Saturday, 14 November 2015

How effective is the Ancestry / LAC Partnership?

Ancestry digitizes and/or indexes some Library and Archives Canada databases in exchange for a time limited exclusive right to host the databases on their subscription website. These are usually databases LAC does not have the resources to index so access would otherwise be limited to microfilm or perhaps digital microfilm online. At the end of the exclusive period databases, like censuses, become freely available on the LAC website.

With the arrangement Ancestry subscribers get immediate indexed access, without additional burden on the tax base, Access is also available without charge at many local public libraries, family history centres and some other locations.

How effective is the arrangement?

In the 12 months ending October 2015 there were more than 33.6 million searches of LAC data, and 33.1 million page views, through Ancestry. That's approaching one use per Canadian.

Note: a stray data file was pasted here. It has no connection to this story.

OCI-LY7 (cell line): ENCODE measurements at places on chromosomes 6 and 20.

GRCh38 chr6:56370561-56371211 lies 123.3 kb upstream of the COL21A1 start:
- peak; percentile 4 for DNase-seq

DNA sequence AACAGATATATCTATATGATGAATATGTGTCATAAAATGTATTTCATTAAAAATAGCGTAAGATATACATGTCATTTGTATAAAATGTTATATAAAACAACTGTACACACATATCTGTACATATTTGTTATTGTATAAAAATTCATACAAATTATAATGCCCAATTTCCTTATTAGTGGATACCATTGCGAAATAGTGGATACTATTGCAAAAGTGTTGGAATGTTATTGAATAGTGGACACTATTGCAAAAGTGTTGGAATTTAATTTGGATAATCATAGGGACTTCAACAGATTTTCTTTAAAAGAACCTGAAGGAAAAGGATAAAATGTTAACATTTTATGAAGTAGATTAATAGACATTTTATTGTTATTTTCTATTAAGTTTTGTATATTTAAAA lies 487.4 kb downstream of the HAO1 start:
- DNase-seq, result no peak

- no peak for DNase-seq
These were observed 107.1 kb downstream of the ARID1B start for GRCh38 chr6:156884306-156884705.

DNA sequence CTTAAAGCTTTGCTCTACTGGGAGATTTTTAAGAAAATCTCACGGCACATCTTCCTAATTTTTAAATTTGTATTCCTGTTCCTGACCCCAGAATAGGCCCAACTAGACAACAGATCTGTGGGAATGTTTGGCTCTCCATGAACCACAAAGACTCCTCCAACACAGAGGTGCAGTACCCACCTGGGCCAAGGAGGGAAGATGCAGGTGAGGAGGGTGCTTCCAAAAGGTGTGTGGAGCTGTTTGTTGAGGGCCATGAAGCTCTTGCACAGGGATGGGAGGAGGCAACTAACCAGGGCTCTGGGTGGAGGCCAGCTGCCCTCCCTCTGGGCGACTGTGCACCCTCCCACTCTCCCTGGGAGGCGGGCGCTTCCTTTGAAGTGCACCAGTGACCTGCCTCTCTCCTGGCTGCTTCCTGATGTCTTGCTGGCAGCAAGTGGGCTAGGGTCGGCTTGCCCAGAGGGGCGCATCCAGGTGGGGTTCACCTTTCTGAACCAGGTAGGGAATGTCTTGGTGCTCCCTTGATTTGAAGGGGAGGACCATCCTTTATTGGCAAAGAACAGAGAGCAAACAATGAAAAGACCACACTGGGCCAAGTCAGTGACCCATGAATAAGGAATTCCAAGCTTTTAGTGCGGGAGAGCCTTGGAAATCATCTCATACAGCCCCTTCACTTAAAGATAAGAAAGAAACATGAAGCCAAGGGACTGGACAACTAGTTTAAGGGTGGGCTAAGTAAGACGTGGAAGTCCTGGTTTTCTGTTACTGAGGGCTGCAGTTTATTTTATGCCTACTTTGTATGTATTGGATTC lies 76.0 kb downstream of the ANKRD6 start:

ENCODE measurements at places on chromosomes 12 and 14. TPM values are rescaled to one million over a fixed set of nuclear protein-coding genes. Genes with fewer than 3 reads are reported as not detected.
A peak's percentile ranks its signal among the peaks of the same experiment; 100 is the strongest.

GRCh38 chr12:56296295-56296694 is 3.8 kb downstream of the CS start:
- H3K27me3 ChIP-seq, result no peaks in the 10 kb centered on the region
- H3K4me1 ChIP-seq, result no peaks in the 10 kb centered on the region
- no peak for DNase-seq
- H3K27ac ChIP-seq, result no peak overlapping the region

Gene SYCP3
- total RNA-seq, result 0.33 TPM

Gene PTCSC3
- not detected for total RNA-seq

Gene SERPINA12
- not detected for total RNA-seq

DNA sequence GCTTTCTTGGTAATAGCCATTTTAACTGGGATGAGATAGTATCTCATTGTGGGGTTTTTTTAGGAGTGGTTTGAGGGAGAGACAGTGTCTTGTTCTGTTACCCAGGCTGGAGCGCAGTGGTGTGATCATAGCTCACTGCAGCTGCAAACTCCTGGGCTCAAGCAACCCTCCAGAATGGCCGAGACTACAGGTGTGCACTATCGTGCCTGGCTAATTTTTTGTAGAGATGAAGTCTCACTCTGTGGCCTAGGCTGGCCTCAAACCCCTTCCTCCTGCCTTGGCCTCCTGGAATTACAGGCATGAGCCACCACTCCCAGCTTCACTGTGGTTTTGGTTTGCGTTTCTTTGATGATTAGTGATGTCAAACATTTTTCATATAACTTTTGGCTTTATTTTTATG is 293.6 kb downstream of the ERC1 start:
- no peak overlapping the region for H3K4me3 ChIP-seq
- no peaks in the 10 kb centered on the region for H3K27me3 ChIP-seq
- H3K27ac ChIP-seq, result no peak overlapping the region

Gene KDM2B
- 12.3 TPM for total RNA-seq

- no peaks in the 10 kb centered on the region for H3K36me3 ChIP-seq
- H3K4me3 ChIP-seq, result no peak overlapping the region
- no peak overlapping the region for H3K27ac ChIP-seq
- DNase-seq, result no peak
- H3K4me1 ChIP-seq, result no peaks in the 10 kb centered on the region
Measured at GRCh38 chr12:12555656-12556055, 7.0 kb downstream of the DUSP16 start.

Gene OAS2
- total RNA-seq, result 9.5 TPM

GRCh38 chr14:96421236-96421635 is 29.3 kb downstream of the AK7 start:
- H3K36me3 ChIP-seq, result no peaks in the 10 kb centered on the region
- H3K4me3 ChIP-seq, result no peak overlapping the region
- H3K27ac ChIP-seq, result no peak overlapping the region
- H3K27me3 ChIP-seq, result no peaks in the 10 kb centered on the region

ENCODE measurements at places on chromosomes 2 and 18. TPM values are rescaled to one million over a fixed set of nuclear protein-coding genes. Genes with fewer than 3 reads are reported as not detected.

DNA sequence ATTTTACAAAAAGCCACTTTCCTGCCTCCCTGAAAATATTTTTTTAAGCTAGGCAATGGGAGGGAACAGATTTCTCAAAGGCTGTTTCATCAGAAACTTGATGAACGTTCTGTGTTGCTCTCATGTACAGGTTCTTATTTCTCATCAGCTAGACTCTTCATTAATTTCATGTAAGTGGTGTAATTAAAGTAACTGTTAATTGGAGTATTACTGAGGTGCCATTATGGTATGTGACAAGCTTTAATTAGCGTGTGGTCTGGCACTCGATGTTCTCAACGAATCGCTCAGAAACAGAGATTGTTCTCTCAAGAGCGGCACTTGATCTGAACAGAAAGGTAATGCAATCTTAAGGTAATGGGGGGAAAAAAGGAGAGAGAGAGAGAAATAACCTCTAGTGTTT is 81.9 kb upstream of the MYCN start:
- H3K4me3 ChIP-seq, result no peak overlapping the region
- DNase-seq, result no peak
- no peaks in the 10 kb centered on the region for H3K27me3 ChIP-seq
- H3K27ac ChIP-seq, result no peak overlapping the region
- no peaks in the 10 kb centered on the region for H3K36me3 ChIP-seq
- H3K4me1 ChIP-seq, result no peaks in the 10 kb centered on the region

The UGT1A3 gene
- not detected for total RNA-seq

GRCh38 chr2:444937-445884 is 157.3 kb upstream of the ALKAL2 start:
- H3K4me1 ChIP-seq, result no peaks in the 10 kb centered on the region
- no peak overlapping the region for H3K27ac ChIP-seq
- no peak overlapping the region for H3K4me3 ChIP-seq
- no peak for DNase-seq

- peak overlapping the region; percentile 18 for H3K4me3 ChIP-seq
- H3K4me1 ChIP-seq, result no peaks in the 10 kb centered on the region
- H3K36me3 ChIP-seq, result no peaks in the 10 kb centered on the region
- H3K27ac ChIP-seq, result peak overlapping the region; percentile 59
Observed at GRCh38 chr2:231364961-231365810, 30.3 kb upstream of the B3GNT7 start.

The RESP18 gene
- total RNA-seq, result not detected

Month by month statistics show a large drop in December. Not many people search Ancestry during the Christmas festive season. There's a smaller drop in July and August. The most active month is March with April and February not far behind.

These usage figures are provided by Ancestry and made available here with permission of LAC.


Donald Davis said...

It would be interesting to compare the number of 1911 or 1916 searches on the LAC site to the number of 1921 searches on Ancestry for any given month as a way to measure how effective the partnership is.

jabalong said...

Public-private partnerships are fine in principle. It's entirely reasonable that have an exclusive period for the public documents it digitizes, which might not otherwise get digitized (at least not in the foreseeable future). But what's reasonable has limits. So how long does this exclusive period last?